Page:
Get your Weta Hotel now!
Support the weta
order here!At Friends of Hunua Ranges, we are always looking for opportunties to involve the community in the preservation and recognition of the Ranges' role in hosting and conserving native species. And probably the oldest surviving species in the Hunua Ranges is the Weta.
Due to a range of threats - some due to us humans - the Weta could do with a little hand in staying around for many more centuries to come. One way you can help is by sponsoring the construction of one or more of our Weta Hotels which you can install at home or have us install in the Hunua Ranges.
Expertly constructed by our team of DIY Weta Warriors (FoHR Chairman Merv and Secretary Louis), these Weta Hotels have been designed to provide a nice comfortable home for up to 6 Weta each. If you have even a small grouping of trees at your property, you can order some for there - otherwise you can simply sponsor Weta Hotels for the Weta Warriors to locate in strategic locations within the Hunua Ranges and we'll keep in touch, letting you know how they are going (keep an eye on this page or sign up for our eNewsletter).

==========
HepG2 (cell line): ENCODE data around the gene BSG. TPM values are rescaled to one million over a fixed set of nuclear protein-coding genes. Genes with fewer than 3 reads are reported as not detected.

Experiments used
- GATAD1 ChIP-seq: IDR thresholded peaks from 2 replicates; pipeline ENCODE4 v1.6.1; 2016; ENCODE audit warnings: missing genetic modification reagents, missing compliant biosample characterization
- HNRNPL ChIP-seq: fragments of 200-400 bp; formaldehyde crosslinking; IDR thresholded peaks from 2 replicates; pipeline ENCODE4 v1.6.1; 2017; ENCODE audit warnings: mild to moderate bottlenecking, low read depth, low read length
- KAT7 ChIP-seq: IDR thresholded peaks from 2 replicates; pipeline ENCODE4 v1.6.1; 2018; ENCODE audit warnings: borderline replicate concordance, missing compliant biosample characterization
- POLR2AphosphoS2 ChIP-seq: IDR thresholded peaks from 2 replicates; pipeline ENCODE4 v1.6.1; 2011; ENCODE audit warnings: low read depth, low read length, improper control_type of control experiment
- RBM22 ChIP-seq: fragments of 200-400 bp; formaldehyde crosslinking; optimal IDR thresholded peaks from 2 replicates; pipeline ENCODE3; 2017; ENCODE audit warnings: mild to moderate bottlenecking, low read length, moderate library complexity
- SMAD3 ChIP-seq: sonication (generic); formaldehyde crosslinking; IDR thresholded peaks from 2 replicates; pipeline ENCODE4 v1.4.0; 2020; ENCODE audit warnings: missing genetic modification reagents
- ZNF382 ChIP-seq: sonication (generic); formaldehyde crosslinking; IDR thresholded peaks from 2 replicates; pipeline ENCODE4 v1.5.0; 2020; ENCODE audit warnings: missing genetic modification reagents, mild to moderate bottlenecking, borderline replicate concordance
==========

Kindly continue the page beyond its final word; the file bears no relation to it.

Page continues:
We have kept the cost very affordable so we invite you to consider sponsoring one or many - we welcome corporate sponsorship so that we can keep our Warriors busy in their garden sheds building enough Weta Hotels to keep them out of trouble.
Should you choose to locate your Weta Hotel on your own property, here are some tips;
Weta Warrior Merv Hood has had a bit of experience with Weta Hotels in the Hunua Ranges and has provided these observations which will help us determine where we will locate sponsored Weta Hotels within the Hunua Ranges, coordinating of course with Park Rangers to ensure the best and safest locations for all;
"New observations from a study where Weta motels have been provided in various locations have uncovered some interesting data.
Where the motels have been located in areas of open country, long grass and the likes there is little or no Weta activity.